With traditional forms of media, these major voices in our society weren’t used to dealing with direct comments from the general public. And in such volume. It’s very true that dealing with a large amount of followers on Twitter comes with it’s own set of problems. I happen to think Fry’s joke was misguided and the term ‘bag lady’ in this current economic climate is an inappropriate choice of words. Maybe the backlash to his comments feels disproportionate and with social media, there will be a number of ‘hanger-ons’ to the message, RT-ing and using hashtags just to get noticed.

This is why it’s disappointing to see Mr Fry give up so quickly. His very public action to storm off the platform gives more weight to those who drive those over-the-top self-righteous rampages. There is decent and measured debate to be had on Twitter, the kind which informs and raises awareness of issues and causes.

In my view, Twitter is not becoming stagnant, just tricker for those with major accounts to navigate. They need to figure out vocal trends in social media and strategies to manage them. I’m not dismissing the very real problem of the haters, trolls and abusers on this platform. But headlines like these only feed the trolls. And the golden rule of social media is never feed the trolls.

Ask me about Twitter strategy and building a healthy, thriving community which leads fruitful discussion on-line, around your business.

Social Networking Is A Two-Way Street

Many businesses contact me at through Facebook and Twitter to access our parent network of followers. Which is great, as it helps us keep up to date on local enterprise and offers for customers. But many of the messages come across confused and sometimes a little rude.

social network
The social network is surprisingly…social!

Social media presents a huge opportunity for smaller locally based business. It’s low cost in terms of investment, although requires a bit of time to prepare content and network with other users. But as small businesses are geographically closer to their customers, they can connect through shared experience of the local areas, creating content that is instantaneous and current.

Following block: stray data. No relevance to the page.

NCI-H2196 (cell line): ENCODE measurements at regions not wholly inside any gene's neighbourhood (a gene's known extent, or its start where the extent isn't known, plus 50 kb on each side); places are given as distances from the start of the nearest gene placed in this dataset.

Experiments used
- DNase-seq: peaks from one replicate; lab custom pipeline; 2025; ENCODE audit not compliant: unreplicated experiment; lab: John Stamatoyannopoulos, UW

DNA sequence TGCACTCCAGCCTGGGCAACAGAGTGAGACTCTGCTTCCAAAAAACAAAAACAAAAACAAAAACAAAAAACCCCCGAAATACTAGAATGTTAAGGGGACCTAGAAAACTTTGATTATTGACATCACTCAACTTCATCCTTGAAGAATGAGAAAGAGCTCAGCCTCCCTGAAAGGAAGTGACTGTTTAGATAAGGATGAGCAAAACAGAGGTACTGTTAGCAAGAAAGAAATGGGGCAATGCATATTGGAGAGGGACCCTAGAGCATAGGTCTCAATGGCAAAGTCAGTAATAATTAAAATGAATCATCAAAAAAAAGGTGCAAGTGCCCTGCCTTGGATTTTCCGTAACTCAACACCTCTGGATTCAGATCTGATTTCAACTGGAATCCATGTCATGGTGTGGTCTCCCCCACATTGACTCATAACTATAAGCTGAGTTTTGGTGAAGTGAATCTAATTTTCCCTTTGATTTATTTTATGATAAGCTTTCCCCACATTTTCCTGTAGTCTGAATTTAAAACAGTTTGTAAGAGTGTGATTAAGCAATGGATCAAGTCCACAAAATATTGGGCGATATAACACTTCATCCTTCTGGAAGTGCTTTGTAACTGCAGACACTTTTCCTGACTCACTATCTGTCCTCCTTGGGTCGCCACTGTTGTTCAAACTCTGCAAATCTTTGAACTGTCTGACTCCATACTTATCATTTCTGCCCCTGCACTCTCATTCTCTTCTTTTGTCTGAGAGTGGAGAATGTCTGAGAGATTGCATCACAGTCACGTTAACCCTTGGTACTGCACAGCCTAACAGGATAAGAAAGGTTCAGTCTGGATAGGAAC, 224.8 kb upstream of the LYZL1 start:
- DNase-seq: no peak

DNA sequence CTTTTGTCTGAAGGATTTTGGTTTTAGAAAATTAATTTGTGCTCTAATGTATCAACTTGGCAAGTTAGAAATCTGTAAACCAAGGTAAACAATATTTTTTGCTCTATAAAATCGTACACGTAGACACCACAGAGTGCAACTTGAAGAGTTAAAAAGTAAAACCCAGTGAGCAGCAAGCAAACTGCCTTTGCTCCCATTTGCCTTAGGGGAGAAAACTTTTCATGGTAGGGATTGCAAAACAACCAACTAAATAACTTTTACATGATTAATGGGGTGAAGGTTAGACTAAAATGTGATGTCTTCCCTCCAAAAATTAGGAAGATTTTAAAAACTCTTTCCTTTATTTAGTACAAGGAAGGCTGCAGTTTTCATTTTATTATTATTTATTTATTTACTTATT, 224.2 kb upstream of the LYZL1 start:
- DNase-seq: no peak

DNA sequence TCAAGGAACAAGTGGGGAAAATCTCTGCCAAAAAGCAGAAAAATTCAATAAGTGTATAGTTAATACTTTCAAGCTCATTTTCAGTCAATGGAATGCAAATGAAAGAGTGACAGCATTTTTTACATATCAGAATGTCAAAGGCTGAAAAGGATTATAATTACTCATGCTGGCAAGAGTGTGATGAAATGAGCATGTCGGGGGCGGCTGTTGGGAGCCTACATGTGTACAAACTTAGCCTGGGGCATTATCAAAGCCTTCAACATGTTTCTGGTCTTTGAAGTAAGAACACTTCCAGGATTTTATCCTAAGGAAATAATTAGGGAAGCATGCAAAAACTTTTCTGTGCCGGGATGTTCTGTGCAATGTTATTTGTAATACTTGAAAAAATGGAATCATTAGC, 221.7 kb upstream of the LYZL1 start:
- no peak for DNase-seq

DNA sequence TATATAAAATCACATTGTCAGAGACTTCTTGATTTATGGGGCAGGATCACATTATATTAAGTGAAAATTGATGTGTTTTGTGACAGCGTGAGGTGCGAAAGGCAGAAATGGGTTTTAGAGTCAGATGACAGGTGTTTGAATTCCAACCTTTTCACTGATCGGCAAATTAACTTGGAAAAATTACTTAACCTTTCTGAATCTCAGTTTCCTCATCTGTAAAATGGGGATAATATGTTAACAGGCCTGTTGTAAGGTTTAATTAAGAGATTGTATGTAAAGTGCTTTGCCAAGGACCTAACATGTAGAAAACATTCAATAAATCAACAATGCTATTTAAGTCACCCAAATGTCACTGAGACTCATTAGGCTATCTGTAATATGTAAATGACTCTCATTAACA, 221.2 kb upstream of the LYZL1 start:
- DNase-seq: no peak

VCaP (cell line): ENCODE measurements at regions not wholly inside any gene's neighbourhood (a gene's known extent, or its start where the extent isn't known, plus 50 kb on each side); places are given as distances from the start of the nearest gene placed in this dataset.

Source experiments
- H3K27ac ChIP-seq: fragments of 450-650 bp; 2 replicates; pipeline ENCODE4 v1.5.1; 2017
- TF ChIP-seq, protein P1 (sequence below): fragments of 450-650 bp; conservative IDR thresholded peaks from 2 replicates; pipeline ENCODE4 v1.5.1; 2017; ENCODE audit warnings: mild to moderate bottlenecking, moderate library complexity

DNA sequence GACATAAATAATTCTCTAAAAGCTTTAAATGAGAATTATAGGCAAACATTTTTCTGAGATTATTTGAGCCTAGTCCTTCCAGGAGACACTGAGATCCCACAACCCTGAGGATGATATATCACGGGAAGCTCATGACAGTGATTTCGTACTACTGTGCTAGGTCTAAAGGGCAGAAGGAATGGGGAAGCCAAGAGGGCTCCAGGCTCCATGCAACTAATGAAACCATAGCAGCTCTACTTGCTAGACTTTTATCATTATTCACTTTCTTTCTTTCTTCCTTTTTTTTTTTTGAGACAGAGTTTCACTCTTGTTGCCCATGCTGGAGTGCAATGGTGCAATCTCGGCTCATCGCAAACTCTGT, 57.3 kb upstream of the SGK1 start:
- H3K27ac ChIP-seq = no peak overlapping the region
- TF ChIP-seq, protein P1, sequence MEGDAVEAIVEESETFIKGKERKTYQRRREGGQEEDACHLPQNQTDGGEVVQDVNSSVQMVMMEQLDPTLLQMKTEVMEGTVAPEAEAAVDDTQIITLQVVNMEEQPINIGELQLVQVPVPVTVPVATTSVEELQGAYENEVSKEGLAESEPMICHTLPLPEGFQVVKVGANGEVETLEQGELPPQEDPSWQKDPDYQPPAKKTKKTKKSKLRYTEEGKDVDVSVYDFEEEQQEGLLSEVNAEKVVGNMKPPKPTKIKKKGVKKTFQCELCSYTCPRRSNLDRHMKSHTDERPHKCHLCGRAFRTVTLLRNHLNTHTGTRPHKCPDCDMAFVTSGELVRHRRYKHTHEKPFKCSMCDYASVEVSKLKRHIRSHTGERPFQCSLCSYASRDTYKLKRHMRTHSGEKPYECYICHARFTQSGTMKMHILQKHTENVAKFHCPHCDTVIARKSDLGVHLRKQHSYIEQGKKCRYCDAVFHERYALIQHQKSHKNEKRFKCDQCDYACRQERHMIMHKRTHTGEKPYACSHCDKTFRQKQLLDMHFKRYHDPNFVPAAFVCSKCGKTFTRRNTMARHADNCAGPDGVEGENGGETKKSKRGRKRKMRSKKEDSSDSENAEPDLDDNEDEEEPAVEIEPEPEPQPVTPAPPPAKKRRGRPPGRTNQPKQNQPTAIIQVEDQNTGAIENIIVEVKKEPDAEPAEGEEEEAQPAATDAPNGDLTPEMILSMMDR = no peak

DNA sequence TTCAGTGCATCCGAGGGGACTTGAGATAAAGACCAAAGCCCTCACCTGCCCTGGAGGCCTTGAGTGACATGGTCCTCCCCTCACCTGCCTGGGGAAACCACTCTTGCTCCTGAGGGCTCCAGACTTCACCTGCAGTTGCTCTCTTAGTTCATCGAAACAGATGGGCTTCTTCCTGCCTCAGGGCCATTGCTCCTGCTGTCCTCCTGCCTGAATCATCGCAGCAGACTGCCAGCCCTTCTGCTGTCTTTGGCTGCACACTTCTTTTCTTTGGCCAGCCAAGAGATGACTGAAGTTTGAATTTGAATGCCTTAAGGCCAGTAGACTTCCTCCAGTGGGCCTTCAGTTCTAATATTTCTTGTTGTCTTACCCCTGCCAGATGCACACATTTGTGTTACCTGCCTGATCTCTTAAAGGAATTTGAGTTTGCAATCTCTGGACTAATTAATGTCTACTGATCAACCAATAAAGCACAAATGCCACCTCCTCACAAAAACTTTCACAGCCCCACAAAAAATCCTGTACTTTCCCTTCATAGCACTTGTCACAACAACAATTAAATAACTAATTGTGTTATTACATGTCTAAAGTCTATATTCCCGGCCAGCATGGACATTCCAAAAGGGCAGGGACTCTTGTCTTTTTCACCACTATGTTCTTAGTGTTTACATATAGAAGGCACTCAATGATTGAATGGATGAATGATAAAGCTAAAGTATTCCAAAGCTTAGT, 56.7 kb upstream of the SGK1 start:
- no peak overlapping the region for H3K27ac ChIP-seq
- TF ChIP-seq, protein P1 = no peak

I have worked with various companies, large and small, offering training and content strategy to harness the power of social media to support their business goals. I get most excited when working with small companies and niche offerings because of the huge potential.

Here are a few of the ‘dos’ and ‘don’ts’ for local business to achieve social networking success:

1. Network on social media platforms as if you’re networking a room. You wouldn’t approach someone at a business networking event, tell them what special offers you have on at the moment, then walk off! Be polite, introduce yourself, be clear why your message may be of interest to that person and their followers.

2. Know your audience. Before you tag someone, make sure you read that persons profile, blog or any other public content they produce and share. Understand their interests and motivations. Check your analytics at least monthly to see who is reading, clicking and commenting and when.

3. Read, favourite and share or retweet content from others. Comment on their posts in a professional, relevant way but show that your business has a personality and takes interest in their potential customers.

4. Don’t spam. Repeatedly tagging on Twitter or posting on a Facebook page wall without interacting or at least reciprocating a share or retweet is spam. Cultivate a common connection through shared experience relative to your business or organisation. You are most likely to imprint your business in their memory, given the thousands of messages we read on social media each week.

5. Acknowledge your followers. Thank and welcome them to your feed privately or publicly. Respond to any messages within 24 hours where possible and if appropriate.

6. Focus on your content. Make it relevant, engaging with vital marketing information but also posts that will enhance readers’ lives. Think of the busy parent, looking for life hack ideas or activities for families and what your business can offer. Remember that images and video are often shared much more than plain text with web links.

We LOVE our organically grown social media network, built through hours of targeted engagement by our own hand (not promoted posts!). We have a relative high level of engagement, meaning we’ve attracted quality followers who connect with our message.